The two main Armenian lobby groups in the United States gave conflicting explanations for what is a serious setback for their decades-long genocide recognition campaign.
The Armenian National Committee of America (ANCA) condemned the pro-Armenian Speaker Nancy Pelosi and other Democratic leaders in the “lame-duck” House for not bringing the draft resolution up for a vote.
The less radical Armenian Assembly of America insisted, however, that its passage was far from guaranteed because more than a hundred lawmakers mostly supportive of the measure have left Washington after approving a crucial spending bill on Tuesday.
A senior Assembly representative told RFE/RL’s Armenian service that the number of absentees rose to almost 170 by Wednesday afternoon. He said Pelosi, the outgoing House Majority Leader Steny Hoyer and other pro-Armenian congressmen “have really extended themselves in working to get the resolution passed in ways that most people will never know.”
The Assembly’s executive director, Bryan Ardouny, likewise praised the “steadfast leadership” of these lawmakers, in a statement issued later on Wednesday. He said they “provided guidance and invaluable assistance throughout this process.”
U.S. -- Speaker of the House Nancy Pelosi at a press conference in Washington, DC, 28Sep2008
The ANCA put the blame squarely on the House leadership, however. “Armenian Americans are angered and disappointed by the failure of Speaker Pelosi and the House Democratic leadership to honor their commitment to allow a bipartisan majority to vote for passage of the Armenian Genocide Resolution,” its chairman, Ken Hachikian, said in a statement.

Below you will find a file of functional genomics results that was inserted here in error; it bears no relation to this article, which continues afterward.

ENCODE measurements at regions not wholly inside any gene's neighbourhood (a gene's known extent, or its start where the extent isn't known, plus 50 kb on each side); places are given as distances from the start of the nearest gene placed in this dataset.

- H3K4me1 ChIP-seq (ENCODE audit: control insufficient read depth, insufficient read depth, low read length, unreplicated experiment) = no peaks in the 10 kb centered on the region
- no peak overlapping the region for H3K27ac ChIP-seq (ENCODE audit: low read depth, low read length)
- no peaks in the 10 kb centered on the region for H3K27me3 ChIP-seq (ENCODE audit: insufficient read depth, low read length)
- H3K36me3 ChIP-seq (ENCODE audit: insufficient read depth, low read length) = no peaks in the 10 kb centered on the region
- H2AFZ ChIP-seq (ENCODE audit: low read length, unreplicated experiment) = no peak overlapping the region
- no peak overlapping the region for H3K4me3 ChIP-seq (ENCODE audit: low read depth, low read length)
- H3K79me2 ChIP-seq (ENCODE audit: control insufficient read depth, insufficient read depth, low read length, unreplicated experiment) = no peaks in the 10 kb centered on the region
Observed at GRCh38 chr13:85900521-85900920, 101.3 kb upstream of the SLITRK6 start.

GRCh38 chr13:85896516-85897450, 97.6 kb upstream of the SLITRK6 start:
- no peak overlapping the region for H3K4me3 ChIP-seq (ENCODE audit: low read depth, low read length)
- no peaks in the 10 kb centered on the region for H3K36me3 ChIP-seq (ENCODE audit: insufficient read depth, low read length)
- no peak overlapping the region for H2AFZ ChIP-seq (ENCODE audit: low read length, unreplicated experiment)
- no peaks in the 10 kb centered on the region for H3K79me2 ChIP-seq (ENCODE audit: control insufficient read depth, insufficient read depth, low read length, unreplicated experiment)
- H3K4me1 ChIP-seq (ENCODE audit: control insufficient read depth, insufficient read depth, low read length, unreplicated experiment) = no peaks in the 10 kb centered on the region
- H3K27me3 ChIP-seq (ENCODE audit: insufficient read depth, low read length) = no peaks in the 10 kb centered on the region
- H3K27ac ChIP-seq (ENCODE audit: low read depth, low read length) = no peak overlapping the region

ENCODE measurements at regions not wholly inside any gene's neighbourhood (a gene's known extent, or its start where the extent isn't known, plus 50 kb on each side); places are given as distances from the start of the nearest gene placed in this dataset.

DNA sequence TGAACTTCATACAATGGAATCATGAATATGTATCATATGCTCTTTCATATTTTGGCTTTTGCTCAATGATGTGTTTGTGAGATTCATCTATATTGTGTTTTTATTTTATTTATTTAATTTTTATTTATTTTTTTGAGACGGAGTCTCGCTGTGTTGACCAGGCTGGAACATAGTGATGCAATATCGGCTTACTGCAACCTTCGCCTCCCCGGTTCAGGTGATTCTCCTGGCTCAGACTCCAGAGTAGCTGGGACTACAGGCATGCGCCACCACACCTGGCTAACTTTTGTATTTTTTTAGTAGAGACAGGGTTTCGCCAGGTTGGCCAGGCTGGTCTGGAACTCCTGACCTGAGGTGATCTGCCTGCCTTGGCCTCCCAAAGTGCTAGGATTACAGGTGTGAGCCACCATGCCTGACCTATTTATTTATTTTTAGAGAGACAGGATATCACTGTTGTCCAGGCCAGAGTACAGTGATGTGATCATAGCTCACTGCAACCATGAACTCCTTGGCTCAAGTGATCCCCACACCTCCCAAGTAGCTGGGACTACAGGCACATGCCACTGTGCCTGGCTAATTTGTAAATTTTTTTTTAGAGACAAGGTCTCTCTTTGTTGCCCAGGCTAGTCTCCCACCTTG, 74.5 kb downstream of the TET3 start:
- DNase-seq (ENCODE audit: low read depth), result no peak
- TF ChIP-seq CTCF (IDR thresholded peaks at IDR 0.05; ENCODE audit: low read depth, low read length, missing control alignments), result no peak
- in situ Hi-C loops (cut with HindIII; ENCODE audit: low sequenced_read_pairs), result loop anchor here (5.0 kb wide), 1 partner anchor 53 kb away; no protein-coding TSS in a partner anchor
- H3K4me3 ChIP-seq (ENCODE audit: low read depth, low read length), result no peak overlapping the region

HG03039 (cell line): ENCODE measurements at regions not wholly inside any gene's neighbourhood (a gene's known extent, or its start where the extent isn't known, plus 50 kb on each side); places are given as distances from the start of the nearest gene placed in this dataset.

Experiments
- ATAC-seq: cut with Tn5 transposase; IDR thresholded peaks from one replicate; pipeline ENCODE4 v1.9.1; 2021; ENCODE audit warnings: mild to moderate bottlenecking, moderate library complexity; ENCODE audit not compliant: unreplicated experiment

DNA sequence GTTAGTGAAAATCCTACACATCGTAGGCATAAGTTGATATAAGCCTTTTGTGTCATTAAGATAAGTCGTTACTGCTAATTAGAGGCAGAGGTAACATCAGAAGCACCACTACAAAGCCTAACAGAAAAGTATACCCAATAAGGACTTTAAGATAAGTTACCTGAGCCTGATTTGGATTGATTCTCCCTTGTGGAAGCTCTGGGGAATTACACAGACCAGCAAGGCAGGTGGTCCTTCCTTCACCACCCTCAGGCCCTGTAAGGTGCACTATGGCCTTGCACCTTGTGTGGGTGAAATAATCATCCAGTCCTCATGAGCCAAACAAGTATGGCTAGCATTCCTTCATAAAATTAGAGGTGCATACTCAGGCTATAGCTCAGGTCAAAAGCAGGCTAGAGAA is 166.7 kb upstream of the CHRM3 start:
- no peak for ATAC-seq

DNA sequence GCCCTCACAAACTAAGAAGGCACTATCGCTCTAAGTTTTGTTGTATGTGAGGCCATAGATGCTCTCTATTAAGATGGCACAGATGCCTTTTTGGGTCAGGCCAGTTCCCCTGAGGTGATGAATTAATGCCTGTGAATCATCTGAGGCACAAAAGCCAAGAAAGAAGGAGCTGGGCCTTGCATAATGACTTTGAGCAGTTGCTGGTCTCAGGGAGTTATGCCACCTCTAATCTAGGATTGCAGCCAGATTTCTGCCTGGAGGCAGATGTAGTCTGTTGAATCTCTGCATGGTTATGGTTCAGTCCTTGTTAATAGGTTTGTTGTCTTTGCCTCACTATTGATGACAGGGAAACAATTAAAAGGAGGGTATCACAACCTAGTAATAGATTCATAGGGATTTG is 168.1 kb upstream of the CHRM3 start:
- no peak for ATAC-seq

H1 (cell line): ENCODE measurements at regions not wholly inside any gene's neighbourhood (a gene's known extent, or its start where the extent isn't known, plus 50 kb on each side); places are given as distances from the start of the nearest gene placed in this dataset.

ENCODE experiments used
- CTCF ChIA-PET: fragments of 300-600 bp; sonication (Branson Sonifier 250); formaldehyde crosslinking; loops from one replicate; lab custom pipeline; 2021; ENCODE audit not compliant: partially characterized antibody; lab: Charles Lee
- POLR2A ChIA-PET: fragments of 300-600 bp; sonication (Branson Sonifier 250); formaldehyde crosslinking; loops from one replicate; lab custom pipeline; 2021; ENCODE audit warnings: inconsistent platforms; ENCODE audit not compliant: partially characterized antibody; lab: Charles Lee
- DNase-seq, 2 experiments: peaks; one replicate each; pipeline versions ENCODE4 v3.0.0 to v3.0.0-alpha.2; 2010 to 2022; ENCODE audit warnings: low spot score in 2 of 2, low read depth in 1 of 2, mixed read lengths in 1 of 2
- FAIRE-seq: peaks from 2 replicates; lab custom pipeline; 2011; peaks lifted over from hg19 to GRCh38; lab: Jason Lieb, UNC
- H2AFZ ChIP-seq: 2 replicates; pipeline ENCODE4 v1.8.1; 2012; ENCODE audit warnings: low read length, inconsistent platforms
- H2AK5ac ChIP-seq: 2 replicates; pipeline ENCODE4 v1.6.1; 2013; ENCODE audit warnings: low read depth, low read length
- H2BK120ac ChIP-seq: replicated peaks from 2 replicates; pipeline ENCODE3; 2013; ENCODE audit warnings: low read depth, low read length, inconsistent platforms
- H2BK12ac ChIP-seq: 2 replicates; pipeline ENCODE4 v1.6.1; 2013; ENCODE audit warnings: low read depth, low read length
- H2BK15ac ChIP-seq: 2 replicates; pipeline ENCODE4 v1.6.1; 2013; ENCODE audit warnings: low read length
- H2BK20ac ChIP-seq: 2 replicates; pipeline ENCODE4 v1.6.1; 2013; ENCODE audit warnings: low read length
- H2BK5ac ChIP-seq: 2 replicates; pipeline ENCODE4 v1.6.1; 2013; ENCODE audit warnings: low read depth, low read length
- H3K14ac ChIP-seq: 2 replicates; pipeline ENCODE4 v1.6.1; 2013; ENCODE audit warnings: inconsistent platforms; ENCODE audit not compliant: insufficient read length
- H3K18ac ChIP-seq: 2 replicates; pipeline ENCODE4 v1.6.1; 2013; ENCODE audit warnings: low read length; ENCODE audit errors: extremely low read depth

“Speaker Pelosi clearly had the majority, the authority, and the opportunity to pass the Armenian Genocide Resolution, yet refused to allow a vote on this human rights measure,” Hachikian claimed.
Assembly leaders believe that the vote would have been too risky in those circumstances. They say the bill’s rejection by the House would have set back the recognition drive, the main focus of Armenian-American activism, by many years.
The Turkish government, meanwhile, welcomed the defeat of the measure. “As decades-long friends and allies, Turkey and the U.S. will continue to work for global peace, prosperity and stability,” the Turkish ambassador in Washington, Namik Tan said, according to the Associated Press.
Earlier this week, Turkish Prime Minister Recep Tayyip Erdogan sent U.S. President Barack Obama a letter asking that he prevent a vote on what leading Turkish organizations in the U.S. denounced as “an anti-Turkish, anti-Muslim racist measure.” In a joint statement issued on Friday, they said it “unfairly accuses, judges and convicts people of Turkish heritage with this high crime without due process.”
According to the Assembly, the key resolution sponsor, California Democrat Adam Schiff, intends to introduce similar legislation to the next, Republican-controlled House of Representatives, which is due to convene on January 5. Its incoming speaker, John Boehner, has strongly opposed such measures in the past.
The Armenian-American community is now expected to turn the pressure up on Obama, who repeatedly promised to ensure official U.S. recognition of the genocide when he ran for president.
“We are not going to give up,” the Assembly’s Ardouny was quoted by the Associated Press as saying. “We are going to press President Obama to hold to his commitment to unequivocally affirm the Armenian genocide.”